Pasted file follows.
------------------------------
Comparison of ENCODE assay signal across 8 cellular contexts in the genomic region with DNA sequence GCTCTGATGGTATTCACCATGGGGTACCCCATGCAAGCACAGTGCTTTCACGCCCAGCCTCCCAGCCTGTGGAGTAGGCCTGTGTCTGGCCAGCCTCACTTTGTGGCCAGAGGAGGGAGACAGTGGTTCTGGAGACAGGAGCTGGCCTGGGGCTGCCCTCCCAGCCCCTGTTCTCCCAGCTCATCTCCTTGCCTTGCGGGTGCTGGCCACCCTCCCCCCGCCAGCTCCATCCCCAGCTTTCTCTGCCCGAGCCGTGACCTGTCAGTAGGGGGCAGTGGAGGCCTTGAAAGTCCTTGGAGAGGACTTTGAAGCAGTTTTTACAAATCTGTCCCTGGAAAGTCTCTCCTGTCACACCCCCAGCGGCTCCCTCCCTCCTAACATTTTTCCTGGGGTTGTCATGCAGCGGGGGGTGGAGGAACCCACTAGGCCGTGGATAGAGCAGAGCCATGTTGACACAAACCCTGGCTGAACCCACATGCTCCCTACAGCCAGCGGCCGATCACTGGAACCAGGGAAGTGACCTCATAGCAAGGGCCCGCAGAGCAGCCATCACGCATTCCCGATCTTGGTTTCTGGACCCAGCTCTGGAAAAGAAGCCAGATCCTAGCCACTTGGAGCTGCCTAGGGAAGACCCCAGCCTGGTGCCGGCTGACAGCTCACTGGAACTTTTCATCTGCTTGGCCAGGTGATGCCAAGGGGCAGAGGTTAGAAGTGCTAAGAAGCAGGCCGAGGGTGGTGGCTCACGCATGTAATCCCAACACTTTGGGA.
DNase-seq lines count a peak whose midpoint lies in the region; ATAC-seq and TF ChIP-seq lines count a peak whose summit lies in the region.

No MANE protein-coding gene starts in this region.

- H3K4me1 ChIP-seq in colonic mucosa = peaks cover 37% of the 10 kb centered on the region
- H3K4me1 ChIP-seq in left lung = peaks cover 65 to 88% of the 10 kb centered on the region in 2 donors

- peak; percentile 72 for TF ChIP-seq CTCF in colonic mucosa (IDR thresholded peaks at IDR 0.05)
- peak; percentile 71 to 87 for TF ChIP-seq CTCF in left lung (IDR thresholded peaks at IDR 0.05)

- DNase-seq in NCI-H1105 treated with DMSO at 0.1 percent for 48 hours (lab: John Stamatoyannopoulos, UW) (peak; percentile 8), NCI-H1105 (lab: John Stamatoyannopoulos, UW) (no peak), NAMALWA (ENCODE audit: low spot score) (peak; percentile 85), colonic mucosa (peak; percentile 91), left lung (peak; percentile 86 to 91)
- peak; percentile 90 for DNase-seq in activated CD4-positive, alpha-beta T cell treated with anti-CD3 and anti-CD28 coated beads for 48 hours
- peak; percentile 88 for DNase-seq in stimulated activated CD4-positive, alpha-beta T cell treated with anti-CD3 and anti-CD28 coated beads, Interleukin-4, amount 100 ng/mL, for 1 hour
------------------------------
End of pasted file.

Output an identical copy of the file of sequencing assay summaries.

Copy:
Comparison of ENCODE assay signal across 8 cellular contexts in the genomic region with DNA sequence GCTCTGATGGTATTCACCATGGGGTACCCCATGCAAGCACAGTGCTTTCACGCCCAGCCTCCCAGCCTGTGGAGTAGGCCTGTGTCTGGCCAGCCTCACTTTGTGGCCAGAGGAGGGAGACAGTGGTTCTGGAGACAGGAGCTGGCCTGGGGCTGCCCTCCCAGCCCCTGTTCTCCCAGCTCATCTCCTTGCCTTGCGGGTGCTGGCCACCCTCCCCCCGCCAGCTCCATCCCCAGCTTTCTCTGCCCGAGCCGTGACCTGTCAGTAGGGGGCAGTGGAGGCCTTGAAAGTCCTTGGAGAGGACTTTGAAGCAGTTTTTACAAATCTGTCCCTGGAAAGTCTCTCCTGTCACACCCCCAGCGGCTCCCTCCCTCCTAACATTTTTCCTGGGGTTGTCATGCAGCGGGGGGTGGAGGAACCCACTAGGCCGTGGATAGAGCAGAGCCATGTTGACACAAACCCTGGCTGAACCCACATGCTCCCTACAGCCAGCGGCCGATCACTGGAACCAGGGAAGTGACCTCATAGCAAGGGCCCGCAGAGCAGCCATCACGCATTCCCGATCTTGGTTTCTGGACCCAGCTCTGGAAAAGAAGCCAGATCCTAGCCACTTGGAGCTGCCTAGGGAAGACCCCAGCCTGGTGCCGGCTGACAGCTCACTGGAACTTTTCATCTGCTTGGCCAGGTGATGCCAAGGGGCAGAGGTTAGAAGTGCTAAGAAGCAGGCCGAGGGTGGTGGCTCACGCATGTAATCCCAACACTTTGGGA.
DNase-seq lines count a peak whose midpoint lies in the region; ATAC-seq and TF ChIP-seq lines count a peak whose summit lies in the region.

No MANE protein-coding gene starts in this region.

- H3K4me1 ChIP-seq in colonic mucosa = peaks cover 37% of the 10 kb centered on the region
- H3K4me1 ChIP-seq in left lung = peaks cover 65 to 88% of the 10 kb centered on the region in 2 donors

- peak; percentile 72 for TF ChIP-seq CTCF in colonic mucosa (IDR thresholded peaks at IDR 0.05)
- peak; percentile 71 to 87 for TF ChIP-seq CTCF in left lung (IDR thresholded peaks at IDR 0.05)

- DNase-seq in NCI-H1105 treated with DMSO at 0.1 percent for 48 hours (lab: John Stamatoyannopoulos, UW) (peak; percentile 8), NCI-H1105 (lab: John Stamatoyannopoulos, UW) (no peak), NAMALWA (ENCODE audit: low spot score) (peak; percentile 85), colonic mucosa (peak; percentile 91), left lung (peak; percentile 86 to 91)
- peak; percentile 90 for DNase-seq in activated CD4-positive, alpha-beta T cell treated with anti-CD3 and anti-CD28 coated beads for 48 hours
- peak; percentile 88 for DNase-seq in stimulated activated CD4-positive, alpha-beta T cell treated with anti-CD3 and anti-CD28 coated beads, Interleukin-4, amount 100 ng/mL, for 1 hour